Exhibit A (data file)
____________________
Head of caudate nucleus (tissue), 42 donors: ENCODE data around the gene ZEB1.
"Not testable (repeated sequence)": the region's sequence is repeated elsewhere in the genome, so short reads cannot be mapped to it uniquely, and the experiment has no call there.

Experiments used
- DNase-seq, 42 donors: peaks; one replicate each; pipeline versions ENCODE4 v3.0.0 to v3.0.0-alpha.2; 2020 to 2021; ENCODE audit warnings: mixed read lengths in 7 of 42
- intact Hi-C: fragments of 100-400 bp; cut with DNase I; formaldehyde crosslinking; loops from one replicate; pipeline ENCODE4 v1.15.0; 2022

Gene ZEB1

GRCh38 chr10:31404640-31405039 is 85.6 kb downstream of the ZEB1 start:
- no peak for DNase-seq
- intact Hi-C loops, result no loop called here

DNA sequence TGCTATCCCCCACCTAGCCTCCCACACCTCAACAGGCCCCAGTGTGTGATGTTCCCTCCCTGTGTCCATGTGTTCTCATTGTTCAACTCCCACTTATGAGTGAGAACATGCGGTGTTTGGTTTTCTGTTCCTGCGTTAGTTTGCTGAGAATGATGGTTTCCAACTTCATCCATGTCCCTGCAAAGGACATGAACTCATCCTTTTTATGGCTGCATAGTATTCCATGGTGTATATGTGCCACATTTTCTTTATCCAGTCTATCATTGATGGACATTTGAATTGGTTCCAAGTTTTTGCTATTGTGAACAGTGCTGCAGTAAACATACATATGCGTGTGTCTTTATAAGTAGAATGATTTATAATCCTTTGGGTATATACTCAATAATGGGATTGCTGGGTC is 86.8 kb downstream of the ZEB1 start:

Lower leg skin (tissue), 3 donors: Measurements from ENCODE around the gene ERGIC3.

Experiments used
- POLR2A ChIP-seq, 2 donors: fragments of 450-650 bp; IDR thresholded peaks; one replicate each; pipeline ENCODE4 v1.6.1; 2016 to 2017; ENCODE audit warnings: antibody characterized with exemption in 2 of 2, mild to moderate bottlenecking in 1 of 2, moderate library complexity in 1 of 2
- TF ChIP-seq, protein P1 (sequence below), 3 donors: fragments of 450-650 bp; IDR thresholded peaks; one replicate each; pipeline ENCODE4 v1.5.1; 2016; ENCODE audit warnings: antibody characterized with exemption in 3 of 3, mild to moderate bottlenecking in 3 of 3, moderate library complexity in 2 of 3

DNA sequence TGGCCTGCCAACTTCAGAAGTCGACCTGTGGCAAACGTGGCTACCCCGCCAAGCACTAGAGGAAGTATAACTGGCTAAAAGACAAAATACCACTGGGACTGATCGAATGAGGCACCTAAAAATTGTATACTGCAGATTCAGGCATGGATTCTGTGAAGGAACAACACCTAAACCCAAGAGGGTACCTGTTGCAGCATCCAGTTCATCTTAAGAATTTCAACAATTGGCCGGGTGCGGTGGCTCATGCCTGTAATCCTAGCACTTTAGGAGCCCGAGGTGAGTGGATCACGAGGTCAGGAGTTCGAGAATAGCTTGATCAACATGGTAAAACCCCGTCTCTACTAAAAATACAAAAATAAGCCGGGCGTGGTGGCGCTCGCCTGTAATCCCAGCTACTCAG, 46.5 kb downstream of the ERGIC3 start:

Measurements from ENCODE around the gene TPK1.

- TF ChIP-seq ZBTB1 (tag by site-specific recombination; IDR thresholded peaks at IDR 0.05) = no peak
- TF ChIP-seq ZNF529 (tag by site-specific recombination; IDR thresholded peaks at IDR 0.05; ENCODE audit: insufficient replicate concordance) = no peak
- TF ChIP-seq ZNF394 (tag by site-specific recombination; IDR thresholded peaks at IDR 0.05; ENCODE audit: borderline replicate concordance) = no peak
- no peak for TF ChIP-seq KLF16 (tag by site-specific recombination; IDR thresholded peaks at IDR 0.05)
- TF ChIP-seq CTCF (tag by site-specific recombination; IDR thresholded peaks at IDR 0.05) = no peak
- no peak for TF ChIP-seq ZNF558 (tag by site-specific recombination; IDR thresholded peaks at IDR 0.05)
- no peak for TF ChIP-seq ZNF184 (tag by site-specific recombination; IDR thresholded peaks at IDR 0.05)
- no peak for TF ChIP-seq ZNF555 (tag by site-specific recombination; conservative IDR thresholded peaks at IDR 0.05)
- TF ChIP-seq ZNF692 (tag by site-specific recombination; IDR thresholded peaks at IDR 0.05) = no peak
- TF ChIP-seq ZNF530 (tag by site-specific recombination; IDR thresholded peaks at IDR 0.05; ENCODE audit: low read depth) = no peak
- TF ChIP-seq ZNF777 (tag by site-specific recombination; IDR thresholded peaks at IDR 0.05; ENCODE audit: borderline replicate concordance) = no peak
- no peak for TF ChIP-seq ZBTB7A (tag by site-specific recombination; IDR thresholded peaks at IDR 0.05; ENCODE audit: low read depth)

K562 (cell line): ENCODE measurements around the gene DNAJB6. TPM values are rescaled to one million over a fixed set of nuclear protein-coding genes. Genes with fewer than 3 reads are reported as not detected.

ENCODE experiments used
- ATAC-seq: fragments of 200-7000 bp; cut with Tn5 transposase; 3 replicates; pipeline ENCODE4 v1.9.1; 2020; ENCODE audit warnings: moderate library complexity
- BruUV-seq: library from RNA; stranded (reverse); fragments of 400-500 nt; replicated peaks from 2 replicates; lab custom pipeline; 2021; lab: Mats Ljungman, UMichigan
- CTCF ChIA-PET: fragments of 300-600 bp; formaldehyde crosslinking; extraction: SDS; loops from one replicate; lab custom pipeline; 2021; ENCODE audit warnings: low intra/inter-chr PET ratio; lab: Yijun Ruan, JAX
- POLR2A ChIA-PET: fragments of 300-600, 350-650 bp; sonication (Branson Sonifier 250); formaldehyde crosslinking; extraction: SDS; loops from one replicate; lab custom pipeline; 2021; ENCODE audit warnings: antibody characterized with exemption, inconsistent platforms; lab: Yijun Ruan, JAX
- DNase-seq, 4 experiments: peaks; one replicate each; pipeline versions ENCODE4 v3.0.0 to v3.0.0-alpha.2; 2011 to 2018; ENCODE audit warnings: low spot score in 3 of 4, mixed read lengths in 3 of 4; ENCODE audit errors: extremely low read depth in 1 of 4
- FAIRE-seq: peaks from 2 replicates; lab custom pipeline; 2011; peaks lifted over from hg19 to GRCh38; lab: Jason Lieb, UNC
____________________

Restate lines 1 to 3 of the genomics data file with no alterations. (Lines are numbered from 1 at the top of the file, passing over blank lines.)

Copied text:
Head of caudate nucleus (tissue), 42 donors: ENCODE data around the gene ZEB1.
"Not testable (repeated sequence)": the region's sequence is repeated elsewhere in the genome, so short reads cannot be mapped to it uniquely, and the experiment has no call there.

Experiments used